One of the highlights of any student’s experience at graduation is the celebration that marks the completion of all their hard work. The pomp and circumstance of the event marks a formal recognition of accomplishment, and an end to all the worry, effort, and lost sleep they went through in order to realize this one goal. When the moment arrives to walk across the stage to receive that valued diploma, it’s as if they are walking across the finish line of a marathon they began in Grade School. It’s done, completed, over, and Commencement testifies to that.
Commencement, however, can also be defined as the start of something, and not just the conclusion. In fact, when it was first coined, the word “Commencement” was only used as indication of a beginning. It wasn’t until the 1850s that the usage altered. (dictionary.com)
With that well-earned degree in hand, each graduate walks out of the ceremony and into the future to put it into use. (A new car begins to devalue the minute it is driven off the lot. A degree will never lose its value. This alone makes it a good investment in a bright future.)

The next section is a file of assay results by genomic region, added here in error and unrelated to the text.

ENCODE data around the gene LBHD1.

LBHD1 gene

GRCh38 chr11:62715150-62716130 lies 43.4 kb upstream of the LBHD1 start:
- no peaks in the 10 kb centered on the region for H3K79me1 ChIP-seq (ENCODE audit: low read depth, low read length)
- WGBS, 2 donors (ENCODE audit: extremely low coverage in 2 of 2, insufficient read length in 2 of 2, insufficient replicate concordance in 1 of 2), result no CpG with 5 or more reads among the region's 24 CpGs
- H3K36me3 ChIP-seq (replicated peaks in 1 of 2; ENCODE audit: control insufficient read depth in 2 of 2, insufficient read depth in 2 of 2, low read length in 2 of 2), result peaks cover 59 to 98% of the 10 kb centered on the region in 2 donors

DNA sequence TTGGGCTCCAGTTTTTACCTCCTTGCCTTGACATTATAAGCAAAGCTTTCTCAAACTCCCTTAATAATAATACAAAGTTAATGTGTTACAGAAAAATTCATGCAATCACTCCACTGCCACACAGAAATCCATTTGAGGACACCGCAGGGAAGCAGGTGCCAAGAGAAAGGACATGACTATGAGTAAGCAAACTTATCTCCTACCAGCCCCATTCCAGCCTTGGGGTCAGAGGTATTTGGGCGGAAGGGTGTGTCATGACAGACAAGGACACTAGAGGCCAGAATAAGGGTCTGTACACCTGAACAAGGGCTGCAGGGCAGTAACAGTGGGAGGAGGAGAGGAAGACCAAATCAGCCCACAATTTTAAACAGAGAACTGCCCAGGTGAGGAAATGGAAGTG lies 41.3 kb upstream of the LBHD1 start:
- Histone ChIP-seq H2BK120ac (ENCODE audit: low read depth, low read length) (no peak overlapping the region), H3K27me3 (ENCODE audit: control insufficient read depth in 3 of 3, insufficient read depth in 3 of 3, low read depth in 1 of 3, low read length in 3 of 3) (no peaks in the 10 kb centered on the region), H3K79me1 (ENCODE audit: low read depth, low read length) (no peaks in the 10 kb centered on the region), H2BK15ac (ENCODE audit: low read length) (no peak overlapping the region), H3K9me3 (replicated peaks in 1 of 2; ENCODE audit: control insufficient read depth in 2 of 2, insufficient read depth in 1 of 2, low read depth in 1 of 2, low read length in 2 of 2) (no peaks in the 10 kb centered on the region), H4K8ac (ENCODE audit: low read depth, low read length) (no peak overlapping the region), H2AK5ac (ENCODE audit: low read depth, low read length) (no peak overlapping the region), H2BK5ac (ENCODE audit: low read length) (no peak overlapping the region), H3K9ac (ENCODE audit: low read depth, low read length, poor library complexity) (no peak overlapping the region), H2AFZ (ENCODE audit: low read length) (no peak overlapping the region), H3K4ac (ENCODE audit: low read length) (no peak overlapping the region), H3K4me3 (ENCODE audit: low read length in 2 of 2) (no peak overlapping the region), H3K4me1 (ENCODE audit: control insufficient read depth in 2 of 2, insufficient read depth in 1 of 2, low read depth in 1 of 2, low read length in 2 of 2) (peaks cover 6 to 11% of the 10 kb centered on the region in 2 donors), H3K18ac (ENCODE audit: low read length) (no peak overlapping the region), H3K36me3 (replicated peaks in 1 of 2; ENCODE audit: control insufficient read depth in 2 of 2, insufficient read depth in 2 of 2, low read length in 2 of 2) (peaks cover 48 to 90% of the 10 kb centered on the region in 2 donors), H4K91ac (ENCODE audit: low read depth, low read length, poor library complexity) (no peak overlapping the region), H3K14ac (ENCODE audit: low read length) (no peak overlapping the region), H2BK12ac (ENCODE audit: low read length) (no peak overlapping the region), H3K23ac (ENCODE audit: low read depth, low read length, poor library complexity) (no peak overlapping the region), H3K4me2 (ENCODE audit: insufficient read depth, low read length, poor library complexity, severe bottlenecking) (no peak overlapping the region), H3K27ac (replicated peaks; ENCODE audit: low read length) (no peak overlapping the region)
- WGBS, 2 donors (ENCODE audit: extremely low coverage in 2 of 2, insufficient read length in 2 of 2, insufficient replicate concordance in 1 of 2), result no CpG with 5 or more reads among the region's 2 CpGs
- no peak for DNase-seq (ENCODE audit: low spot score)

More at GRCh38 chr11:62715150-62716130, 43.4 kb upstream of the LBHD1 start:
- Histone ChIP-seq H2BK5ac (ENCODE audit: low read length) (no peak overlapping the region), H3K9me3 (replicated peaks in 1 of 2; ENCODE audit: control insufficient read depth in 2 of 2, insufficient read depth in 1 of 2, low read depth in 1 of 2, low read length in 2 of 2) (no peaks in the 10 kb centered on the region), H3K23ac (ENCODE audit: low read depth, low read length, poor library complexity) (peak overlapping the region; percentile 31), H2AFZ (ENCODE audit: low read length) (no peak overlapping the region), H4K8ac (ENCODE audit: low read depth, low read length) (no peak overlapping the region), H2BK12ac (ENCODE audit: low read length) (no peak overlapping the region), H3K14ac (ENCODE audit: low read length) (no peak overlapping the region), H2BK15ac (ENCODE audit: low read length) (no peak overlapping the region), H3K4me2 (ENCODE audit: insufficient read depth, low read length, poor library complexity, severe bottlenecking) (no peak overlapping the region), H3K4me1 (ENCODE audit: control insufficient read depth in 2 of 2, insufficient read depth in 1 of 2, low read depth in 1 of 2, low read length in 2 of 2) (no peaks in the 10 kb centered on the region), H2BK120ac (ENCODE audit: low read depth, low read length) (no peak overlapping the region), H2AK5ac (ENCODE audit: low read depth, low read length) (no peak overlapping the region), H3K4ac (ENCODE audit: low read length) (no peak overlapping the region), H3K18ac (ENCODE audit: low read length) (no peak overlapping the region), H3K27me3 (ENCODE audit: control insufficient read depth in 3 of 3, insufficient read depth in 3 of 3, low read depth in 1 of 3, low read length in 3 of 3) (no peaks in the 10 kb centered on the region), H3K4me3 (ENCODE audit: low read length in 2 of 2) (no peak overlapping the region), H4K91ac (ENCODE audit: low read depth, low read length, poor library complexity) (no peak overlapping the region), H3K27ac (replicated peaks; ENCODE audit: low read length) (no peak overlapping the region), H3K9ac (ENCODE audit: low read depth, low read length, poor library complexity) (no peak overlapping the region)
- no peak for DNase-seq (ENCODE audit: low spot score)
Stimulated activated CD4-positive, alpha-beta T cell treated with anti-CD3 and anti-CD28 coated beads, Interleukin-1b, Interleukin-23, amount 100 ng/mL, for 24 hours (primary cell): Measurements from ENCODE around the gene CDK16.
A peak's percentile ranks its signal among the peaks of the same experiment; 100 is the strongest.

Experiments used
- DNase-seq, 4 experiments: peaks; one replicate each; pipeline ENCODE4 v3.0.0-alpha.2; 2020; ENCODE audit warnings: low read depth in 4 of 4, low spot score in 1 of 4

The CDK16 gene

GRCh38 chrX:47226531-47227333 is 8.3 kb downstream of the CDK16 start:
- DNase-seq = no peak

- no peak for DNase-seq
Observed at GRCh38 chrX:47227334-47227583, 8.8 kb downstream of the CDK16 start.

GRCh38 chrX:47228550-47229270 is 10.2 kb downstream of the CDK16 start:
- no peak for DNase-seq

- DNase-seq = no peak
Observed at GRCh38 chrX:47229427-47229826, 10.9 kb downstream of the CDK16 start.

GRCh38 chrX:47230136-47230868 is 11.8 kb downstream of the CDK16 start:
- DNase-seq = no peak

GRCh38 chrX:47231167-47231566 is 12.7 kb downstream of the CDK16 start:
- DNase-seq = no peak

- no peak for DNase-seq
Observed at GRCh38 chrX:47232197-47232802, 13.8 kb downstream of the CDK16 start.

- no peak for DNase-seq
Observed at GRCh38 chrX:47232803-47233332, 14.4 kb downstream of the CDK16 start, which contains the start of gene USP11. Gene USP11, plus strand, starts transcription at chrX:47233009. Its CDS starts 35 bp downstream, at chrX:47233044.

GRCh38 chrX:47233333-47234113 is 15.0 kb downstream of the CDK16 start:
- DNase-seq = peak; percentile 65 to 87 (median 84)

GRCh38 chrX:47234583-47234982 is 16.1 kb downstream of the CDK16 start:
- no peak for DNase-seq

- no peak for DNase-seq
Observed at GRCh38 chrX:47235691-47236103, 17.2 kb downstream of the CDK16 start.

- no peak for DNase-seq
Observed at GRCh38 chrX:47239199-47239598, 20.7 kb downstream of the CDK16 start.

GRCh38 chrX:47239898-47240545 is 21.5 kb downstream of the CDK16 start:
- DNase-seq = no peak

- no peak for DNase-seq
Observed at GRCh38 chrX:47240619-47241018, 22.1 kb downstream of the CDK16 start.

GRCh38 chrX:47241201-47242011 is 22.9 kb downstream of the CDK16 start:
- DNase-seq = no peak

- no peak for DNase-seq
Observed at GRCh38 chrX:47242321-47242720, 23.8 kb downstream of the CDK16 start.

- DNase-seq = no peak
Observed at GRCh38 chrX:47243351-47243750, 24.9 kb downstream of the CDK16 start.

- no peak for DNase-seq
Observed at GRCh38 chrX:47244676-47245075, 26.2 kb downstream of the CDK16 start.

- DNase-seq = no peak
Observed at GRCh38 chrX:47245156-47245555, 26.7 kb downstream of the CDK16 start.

Did you know that our Digital Commencement Collection contains digitized booklets from 1887, to the present? You’ll find booklets from Commencements held for the Law School, the School of Dentistry, and Mercy College, as well as the University of Detroit (and later the University of Detroit Mercy). You can search through these to discover interesting bits of information such as the names of the university presidents over time, grand marshals, honorary degree recipients, speakers, etc. Using the search options, you can also find out how many Commencements were held at the various locations such as the Memorial Building, Orchestra Hall, Calihan Hall, etc. Even the degree titles offer a way of pinning down when certain degree programs were added or discontinued.